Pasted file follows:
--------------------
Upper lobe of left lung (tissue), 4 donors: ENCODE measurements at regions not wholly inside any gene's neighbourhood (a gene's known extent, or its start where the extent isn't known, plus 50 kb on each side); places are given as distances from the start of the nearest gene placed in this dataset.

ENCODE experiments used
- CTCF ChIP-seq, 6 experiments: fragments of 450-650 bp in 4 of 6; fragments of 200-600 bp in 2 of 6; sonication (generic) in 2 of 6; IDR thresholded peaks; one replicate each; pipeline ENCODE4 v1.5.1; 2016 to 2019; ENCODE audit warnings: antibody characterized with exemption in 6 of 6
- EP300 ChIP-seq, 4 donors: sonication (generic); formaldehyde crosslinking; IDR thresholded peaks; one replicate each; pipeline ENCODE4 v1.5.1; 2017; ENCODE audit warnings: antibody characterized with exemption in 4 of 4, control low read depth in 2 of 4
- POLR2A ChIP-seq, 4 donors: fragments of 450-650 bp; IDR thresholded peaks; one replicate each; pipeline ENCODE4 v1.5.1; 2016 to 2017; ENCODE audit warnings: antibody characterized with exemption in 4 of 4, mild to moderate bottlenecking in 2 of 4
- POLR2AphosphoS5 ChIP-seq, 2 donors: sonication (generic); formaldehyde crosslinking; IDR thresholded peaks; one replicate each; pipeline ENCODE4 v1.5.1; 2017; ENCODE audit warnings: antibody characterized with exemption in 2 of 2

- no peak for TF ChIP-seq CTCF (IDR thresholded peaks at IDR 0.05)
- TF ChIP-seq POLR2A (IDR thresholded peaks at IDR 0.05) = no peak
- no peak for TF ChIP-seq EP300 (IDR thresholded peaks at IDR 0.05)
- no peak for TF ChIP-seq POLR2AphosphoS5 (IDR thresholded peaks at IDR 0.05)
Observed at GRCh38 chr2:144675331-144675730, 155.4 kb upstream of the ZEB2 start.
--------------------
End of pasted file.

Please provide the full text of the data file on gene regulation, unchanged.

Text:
Upper lobe of left lung (tissue), 4 donors: ENCODE measurements at regions not wholly inside any gene's neighbourhood (a gene's known extent, or its start where the extent isn't known, plus 50 kb on each side); places are given as distances from the start of the nearest gene placed in this dataset.

ENCODE experiments used
- CTCF ChIP-seq, 6 experiments: fragments of 450-650 bp in 4 of 6; fragments of 200-600 bp in 2 of 6; sonication (generic) in 2 of 6; IDR thresholded peaks; one replicate each; pipeline ENCODE4 v1.5.1; 2016 to 2019; ENCODE audit warnings: antibody characterized with exemption in 6 of 6
- EP300 ChIP-seq, 4 donors: sonication (generic); formaldehyde crosslinking; IDR thresholded peaks; one replicate each; pipeline ENCODE4 v1.5.1; 2017; ENCODE audit warnings: antibody characterized with exemption in 4 of 4, control low read depth in 2 of 4
- POLR2A ChIP-seq, 4 donors: fragments of 450-650 bp; IDR thresholded peaks; one replicate each; pipeline ENCODE4 v1.5.1; 2016 to 2017; ENCODE audit warnings: antibody characterized with exemption in 4 of 4, mild to moderate bottlenecking in 2 of 4
- POLR2AphosphoS5 ChIP-seq, 2 donors: sonication (generic); formaldehyde crosslinking; IDR thresholded peaks; one replicate each; pipeline ENCODE4 v1.5.1; 2017; ENCODE audit warnings: antibody characterized with exemption in 2 of 2

- no peak for TF ChIP-seq CTCF (IDR thresholded peaks at IDR 0.05)
- TF ChIP-seq POLR2A (IDR thresholded peaks at IDR 0.05) = no peak
- no peak for TF ChIP-seq EP300 (IDR thresholded peaks at IDR 0.05)
- no peak for TF ChIP-seq POLR2AphosphoS5 (IDR thresholded peaks at IDR 0.05)
Observed at GRCh38 chr2:144675331-144675730, 155.4 kb upstream of the ZEB2 start.